[Oxygen therapy in the long term treatment of Meniere's disease]

Acta Otorhinolaryngol Ital. 2001 Feb;21(1):1-9.
[Article in Italian]


Endolymphatic hydrops is the hystopathological substrate characteristic of Ménière's disease. Besides the classical treatment with diuretics and/or osmotic drugs for some time, now treatment in a "pressure chamber" (OTI) has also been applied. The oxygen administered in the hyperbaric chamber can reduce the hydrops both by increasing the hydrostatic pressure and by mechanically stimulating the flow of endolymph toward the duct and endolymphatic sac. In addition, an increase is seen in the amount of O2 dissolved in the labyrinthine fluids and this contributes to recovering cell metabolism and restoring normal cochlear electrophysiological functions. Between 1992 and 1996 40 patients with monolateral Ménière's disease were studied: 15 underwent oxygen therapy at a constant pressure (2.2 ATA) (HOT), 25 with a continuous variation in pressure (from 1.7 to 2.2 ATA) (Alternobaric therapy, AOT). During the acute phase the patients underwent daily OTI treatment for 15 days in a row. The maintenance treatment called for one treatment cycle (one session a day for 5 days in a row) a month for 1 year, followed by for one treatment cycle (one session a day for 5 days in a row) every three months during the 2nd, 3rd and 4th years. The controls consisted of a group of 18 patients treated with 10% glycerol i.v. (during the acute phase) and betahystine (8 mg x 3/die) between episodes. A comparison was made of the average hearing threshold for the frequencies 500-3000 Hz (PTA), how frequently episodes of dizziness arose and extent of hearing loss in the three groups after the initial 15 days of treatment and at the end of the 4-year follow-up, in compliance with the criteria laid down by the Committee on Hearing and Equilibrium in 1995. At the end of the first 15 days of treatment, there were no statistically significant differences between the three groups. At the end of the follow-up, on the other hand, hyperbaric treatment, and in particular alternobaric therapy, enabled a significant reduction in the episodes of dizziness as compared to the control group. PTA and deafness also improved significantly in the patients who had undergone hyperbaric treatment. The results of the present work show that HOT, and in particular AOT, offer a valid alternative to drugs in the treatment of Ménière's disease.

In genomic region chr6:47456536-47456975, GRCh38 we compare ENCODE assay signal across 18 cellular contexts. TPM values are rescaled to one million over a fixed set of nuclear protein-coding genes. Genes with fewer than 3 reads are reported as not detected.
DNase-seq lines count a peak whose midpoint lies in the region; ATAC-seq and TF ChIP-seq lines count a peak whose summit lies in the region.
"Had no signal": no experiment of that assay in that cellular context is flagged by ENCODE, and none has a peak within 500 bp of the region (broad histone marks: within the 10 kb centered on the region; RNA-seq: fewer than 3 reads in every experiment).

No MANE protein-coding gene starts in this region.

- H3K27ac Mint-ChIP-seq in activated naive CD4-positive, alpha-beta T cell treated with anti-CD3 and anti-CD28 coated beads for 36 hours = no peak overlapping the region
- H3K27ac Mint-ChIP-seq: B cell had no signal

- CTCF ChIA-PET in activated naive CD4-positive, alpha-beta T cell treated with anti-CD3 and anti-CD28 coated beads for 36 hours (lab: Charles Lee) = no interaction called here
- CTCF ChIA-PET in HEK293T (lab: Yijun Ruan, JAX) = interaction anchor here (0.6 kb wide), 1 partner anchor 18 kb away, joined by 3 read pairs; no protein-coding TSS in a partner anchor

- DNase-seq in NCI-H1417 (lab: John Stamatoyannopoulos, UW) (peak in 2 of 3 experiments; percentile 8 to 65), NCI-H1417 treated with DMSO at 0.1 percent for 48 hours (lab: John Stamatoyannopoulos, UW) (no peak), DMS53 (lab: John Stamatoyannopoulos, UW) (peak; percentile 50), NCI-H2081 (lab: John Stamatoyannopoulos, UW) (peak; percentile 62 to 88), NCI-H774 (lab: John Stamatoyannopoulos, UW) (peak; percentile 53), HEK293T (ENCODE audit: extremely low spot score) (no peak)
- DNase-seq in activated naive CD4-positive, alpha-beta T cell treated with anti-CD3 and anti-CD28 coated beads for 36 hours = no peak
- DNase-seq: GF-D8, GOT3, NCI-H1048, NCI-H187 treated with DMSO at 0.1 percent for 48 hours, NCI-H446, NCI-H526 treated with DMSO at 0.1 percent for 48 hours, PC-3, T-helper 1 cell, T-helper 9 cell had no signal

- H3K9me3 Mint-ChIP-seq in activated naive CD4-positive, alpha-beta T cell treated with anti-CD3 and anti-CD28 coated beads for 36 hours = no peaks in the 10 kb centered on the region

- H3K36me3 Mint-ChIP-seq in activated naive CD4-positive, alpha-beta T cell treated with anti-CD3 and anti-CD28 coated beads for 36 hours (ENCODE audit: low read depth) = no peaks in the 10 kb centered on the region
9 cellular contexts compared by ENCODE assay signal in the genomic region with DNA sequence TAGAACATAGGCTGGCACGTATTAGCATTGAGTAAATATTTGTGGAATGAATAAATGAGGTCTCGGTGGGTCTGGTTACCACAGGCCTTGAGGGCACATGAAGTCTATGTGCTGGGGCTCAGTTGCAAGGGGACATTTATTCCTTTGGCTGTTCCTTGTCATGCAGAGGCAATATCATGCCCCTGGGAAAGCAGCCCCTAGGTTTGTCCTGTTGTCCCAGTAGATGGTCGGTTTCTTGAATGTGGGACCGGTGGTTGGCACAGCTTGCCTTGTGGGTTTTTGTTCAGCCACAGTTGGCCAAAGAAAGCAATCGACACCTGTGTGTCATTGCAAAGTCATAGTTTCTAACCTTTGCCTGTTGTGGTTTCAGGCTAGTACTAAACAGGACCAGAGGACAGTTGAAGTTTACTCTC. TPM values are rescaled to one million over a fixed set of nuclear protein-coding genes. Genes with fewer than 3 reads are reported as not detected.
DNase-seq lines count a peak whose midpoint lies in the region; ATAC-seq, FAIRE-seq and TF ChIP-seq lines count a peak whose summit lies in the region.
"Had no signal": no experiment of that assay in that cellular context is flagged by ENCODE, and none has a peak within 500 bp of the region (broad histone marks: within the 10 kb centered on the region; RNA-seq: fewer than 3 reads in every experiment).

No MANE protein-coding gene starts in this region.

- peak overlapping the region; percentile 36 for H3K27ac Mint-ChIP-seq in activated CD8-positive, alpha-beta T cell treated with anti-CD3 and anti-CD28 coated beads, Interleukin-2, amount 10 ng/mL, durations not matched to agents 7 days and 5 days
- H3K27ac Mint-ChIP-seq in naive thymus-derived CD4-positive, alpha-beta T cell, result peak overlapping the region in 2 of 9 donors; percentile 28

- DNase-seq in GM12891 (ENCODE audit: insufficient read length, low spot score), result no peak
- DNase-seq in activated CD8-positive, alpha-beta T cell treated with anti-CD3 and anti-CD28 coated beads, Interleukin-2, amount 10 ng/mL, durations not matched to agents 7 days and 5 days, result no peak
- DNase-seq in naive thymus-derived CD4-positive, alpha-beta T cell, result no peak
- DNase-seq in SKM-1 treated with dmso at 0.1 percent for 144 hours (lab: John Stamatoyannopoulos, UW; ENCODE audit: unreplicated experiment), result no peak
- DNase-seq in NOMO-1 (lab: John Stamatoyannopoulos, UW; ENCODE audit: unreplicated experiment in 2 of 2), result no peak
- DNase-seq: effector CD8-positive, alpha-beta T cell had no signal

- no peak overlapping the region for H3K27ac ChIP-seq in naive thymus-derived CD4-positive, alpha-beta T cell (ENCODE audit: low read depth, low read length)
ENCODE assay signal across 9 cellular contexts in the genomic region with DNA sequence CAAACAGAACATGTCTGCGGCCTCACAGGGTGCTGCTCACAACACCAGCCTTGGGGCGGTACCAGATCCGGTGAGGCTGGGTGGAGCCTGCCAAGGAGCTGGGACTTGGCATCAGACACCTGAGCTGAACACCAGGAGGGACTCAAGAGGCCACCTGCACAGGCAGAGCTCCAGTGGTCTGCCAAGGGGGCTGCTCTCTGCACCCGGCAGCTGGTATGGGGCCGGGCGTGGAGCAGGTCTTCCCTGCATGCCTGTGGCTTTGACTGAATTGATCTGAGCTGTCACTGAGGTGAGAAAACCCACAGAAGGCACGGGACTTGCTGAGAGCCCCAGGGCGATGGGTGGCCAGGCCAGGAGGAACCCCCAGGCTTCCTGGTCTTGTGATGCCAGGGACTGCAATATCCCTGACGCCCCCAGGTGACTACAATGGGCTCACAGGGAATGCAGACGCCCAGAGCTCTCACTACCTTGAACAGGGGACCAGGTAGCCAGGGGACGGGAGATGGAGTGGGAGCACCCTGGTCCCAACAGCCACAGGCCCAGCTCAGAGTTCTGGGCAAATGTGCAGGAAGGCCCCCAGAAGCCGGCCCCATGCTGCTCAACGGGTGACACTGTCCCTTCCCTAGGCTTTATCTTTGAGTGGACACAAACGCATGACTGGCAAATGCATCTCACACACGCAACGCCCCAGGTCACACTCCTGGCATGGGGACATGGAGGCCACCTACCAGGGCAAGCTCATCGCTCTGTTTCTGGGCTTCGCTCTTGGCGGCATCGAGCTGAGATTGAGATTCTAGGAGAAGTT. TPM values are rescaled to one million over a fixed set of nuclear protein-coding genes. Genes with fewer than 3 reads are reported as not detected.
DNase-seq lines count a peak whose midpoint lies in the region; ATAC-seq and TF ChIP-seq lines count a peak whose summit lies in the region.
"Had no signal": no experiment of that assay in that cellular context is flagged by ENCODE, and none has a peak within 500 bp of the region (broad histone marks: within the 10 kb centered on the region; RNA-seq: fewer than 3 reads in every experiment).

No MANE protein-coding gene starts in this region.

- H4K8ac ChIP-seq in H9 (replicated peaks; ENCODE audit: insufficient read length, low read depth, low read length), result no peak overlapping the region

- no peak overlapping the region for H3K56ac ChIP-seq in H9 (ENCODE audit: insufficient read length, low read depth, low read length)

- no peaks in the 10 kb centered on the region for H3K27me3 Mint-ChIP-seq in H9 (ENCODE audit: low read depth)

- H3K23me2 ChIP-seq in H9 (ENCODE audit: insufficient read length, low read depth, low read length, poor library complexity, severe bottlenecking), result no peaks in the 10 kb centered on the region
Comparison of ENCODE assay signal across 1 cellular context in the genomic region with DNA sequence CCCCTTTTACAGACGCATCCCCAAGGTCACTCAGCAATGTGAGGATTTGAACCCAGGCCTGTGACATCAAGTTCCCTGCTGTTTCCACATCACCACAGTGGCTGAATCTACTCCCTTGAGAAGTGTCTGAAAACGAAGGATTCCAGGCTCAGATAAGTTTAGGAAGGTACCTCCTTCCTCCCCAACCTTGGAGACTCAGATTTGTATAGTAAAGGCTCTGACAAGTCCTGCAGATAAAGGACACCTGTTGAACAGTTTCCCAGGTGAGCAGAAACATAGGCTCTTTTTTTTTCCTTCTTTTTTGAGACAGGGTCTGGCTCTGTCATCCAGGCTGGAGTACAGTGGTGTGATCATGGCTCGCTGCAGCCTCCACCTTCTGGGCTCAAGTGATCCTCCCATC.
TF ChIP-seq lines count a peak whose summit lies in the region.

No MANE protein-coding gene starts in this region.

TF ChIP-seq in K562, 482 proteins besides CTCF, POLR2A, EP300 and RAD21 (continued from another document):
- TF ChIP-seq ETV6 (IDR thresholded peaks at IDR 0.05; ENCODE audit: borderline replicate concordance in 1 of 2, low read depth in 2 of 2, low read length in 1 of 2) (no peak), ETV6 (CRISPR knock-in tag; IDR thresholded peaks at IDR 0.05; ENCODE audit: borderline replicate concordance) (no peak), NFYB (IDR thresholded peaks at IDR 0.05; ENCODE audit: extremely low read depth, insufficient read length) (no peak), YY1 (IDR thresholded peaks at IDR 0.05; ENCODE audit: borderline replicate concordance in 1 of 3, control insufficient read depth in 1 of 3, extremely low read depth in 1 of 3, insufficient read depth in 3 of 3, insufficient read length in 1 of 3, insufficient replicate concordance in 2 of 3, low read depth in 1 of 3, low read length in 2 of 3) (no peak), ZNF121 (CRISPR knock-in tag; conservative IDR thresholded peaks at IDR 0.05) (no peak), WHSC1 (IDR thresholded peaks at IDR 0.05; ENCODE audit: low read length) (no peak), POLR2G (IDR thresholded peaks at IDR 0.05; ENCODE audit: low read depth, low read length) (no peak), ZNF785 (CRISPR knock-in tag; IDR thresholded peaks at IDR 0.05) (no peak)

Publication types

  • English Abstract

MeSH terms

  • Acute Disease
  • Adult
  • Aged
  • Endolymphatic Hydrops / physiopathology
  • Endolymphatic Hydrops / therapy
  • Female
  • Follow-Up Studies
  • Humans
  • Hyperbaric Oxygenation / methods*
  • Male
  • Meniere Disease / physiopathology
  • Meniere Disease / therapy*
  • Middle Aged
  • Oxygen / therapeutic use*
  • Retrospective Studies


  • Oxygen